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Flint, Michigan Residents Report High Rates Of Depression and PTSD 5 Years After Water Crisis
This week, data from the largest mental health survey of the Flint, Michigan community revealed that one in five adults, or roughly 13,600 people, were estimated to have clinical depression, and one in four, or 15,000 people, were estimated to have PTSD five years after the water crisis began.
What We Know:
It was April 2014 when Flint residents first reported changes to the water’s color, smell and taste. Not long after, reports of children suffering from mysterious illnesses began to make national news. Following outraged by residents tests by the US Environmental Protection Agency and scientists at Virginia Tech detected dangerous levels of lead in the water. This week, a new study is adding to the Flint Water Crisis conversation by exploring environmental disasters like the water crisis can have long-term consequences for mental health.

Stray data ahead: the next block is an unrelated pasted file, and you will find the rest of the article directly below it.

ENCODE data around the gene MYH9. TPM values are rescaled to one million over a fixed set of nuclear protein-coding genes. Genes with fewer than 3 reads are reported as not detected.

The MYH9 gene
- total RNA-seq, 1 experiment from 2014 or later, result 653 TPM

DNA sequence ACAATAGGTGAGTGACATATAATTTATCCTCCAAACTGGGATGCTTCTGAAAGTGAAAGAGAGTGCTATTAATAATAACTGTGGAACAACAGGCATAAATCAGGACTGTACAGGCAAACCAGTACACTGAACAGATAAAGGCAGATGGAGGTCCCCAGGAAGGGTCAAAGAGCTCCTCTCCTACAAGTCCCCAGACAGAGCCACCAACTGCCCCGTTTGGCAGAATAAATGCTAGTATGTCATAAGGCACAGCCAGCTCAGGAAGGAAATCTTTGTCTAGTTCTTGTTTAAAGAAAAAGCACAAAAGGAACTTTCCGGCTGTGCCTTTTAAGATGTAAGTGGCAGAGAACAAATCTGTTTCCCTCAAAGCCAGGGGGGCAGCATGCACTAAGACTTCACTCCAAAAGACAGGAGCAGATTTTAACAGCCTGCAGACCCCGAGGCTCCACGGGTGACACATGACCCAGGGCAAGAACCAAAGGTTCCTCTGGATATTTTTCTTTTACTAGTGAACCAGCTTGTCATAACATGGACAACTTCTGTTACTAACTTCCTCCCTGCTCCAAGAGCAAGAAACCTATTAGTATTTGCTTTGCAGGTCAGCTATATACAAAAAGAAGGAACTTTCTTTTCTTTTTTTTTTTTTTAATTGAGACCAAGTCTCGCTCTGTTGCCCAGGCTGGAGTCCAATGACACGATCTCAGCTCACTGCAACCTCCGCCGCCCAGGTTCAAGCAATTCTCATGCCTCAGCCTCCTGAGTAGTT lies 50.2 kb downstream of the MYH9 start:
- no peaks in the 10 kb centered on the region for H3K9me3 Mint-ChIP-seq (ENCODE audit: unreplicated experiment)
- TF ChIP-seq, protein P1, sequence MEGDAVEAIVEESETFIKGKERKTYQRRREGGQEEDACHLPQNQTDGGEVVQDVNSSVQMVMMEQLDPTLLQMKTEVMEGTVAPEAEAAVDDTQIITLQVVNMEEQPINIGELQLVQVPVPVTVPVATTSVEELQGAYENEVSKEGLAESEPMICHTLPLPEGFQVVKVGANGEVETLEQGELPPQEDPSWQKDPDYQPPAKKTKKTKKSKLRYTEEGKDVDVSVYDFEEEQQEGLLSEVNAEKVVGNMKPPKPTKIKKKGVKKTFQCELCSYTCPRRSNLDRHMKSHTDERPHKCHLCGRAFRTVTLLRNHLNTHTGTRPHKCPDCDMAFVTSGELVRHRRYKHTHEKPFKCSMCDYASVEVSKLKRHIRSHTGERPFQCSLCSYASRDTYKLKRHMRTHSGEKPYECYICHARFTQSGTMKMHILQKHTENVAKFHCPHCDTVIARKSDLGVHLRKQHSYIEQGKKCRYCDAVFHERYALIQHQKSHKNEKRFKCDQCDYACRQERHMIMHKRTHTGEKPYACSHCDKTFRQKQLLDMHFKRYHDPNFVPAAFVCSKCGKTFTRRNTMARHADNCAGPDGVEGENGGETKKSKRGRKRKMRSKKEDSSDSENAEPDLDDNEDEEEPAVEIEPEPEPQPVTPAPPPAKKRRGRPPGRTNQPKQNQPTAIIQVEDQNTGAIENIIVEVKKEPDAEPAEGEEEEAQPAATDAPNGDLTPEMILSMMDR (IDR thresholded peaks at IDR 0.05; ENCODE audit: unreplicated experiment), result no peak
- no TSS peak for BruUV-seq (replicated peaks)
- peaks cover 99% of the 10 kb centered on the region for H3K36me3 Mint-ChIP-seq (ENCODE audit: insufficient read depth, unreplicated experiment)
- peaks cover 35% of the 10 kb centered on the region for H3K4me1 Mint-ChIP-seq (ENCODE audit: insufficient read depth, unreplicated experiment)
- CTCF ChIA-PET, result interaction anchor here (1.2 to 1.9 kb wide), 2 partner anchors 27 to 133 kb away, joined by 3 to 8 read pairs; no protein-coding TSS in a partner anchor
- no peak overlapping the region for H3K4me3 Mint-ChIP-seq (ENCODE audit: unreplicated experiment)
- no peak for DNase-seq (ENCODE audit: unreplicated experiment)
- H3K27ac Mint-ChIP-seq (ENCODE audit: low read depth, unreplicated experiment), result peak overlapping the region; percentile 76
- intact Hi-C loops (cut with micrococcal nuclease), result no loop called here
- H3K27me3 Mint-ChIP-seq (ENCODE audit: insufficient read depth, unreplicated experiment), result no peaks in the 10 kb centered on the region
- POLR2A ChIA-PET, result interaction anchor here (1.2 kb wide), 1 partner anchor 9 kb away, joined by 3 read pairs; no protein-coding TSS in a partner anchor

CNN reports, the study conducted consisted of a sample size of 2,000 adults living in Flint throughout the water crisis were asked about their experiences. More than half of the people surveyed were women and more than half of all respondents identified their race as Black or African American. The study asked about their psychological symptoms five years after the crisis, and if they had access to or used mental health services between August 2019 and April 2020. Most of the responses were gathered before the Covid-19 pandemic.
The study concluded that 1 in 5 Flint residents met the criteria for presumptive major depression, 1 in 4 for presumptive post-traumatic stress disorder (PTSD) and more than 1 in 10 for both disorders. The study also found that, “Individuals who believed that their or their family’s health was moderately or greatly harmed by the water crisis were 123% more likely than their peers to have depression, 66% more likely to have PTSD, and 106% more likely to have comorbid depression and PTSD,” the study said.
These findings call for early action following environmental disasters as well as including mental health recourses to resiliency plans. “The Flint community may require expanded mental health services to meet continued psychiatric need,” the researchers wrote in the study. “National disaster preparedness and response programs should consider psychiatric outcomes.”